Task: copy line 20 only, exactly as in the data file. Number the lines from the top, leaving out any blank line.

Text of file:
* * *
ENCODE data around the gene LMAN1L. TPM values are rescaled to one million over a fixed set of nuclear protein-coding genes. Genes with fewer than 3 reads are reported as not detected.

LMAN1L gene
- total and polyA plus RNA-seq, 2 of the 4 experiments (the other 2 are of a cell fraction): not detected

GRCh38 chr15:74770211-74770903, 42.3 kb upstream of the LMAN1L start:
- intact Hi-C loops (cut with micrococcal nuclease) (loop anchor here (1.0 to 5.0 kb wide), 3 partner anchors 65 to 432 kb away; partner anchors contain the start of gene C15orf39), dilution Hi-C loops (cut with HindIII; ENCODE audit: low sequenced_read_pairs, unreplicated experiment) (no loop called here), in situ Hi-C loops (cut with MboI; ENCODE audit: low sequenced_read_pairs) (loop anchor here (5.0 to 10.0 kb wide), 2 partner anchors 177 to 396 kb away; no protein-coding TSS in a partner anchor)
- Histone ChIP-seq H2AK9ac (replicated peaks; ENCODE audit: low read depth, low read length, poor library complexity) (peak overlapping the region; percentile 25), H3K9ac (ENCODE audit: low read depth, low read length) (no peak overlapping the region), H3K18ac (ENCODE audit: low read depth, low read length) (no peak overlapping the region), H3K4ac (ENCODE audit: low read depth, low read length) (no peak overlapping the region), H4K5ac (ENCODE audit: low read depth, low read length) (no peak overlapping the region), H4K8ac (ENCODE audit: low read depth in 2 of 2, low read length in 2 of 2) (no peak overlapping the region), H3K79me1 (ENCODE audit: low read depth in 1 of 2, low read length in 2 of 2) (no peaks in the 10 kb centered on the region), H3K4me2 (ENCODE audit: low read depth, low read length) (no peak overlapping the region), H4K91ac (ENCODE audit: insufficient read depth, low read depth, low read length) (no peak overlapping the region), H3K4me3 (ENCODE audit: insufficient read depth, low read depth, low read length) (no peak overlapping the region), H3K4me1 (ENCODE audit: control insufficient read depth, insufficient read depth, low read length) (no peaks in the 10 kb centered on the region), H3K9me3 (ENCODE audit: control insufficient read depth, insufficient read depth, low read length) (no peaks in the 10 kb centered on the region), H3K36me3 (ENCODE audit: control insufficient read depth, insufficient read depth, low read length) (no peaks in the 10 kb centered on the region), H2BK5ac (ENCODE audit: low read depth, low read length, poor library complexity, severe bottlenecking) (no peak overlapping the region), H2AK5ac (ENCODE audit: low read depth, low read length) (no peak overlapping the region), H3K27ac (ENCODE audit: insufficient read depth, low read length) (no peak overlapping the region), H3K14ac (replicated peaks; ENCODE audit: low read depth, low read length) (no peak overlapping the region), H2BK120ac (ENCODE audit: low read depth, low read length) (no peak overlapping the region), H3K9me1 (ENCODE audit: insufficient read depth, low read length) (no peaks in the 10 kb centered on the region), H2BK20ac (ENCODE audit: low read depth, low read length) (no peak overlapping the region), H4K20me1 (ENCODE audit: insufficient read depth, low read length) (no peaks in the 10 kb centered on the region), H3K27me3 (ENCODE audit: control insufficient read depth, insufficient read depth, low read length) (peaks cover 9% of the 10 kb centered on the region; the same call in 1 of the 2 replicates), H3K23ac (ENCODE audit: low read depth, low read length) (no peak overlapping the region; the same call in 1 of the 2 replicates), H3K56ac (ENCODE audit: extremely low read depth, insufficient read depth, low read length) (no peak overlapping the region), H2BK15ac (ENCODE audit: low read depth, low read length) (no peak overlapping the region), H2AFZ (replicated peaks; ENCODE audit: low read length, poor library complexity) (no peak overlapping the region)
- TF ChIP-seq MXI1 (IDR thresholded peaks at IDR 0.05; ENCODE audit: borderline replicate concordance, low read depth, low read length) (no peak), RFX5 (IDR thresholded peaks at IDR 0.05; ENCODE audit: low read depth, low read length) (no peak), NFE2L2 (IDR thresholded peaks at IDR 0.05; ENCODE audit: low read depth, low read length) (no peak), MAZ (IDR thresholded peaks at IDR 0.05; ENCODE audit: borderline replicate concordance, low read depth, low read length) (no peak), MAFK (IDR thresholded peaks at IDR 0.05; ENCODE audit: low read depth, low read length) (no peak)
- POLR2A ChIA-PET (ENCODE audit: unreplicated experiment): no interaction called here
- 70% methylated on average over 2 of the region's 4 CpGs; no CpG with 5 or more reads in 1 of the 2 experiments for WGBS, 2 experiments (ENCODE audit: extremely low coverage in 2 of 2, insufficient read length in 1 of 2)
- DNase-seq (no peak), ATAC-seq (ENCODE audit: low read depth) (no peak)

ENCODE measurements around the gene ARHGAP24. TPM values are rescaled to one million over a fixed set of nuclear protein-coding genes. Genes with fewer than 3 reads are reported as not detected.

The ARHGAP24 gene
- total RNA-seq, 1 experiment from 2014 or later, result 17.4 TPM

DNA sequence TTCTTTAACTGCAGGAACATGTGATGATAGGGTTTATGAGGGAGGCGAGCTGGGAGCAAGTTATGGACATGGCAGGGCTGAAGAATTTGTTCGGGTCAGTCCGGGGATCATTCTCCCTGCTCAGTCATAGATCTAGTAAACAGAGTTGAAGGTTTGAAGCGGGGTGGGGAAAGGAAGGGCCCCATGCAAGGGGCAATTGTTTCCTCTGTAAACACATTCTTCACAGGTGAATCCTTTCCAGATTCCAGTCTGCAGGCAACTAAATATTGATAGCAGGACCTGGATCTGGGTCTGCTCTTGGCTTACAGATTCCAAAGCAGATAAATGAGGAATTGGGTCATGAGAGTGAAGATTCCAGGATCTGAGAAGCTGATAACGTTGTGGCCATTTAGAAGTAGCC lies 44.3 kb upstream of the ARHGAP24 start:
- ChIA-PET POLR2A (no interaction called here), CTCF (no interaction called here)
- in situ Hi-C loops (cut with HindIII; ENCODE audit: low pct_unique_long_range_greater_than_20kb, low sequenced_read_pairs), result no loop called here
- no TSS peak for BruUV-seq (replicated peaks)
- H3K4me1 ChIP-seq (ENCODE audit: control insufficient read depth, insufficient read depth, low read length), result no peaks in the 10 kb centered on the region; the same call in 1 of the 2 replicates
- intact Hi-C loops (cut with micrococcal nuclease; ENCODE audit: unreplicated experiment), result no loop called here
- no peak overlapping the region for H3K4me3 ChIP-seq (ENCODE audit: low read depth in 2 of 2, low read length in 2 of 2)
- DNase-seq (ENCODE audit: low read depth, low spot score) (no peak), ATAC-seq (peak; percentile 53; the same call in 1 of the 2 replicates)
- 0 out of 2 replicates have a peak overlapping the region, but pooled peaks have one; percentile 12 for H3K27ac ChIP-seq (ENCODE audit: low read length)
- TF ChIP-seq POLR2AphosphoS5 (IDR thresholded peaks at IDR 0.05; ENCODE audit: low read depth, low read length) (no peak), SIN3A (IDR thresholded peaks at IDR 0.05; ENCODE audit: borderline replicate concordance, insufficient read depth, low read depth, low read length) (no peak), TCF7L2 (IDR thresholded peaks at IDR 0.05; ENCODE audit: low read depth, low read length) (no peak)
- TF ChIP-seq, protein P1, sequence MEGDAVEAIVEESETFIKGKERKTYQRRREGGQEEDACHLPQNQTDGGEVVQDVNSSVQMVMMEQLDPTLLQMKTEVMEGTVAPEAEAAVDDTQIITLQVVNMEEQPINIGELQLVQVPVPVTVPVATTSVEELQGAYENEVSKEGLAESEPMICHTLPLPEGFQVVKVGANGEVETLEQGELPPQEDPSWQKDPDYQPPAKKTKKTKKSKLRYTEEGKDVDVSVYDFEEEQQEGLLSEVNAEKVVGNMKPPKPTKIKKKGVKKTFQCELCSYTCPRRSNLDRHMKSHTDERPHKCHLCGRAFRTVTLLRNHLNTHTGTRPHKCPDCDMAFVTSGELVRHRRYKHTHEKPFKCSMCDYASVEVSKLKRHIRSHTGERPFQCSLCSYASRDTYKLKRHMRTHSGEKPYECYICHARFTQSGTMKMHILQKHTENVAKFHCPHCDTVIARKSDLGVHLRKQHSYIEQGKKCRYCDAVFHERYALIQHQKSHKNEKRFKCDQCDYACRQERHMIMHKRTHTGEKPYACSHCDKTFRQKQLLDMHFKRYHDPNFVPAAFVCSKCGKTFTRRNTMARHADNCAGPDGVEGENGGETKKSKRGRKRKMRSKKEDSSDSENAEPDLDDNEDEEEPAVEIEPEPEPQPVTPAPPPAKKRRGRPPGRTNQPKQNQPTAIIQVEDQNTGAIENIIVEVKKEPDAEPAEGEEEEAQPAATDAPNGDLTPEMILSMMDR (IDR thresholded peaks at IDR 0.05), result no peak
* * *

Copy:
- no peak overlapping the region for H3K4me3 ChIP-seq (ENCODE audit: low read depth in 2 of 2, low read length in 2 of 2)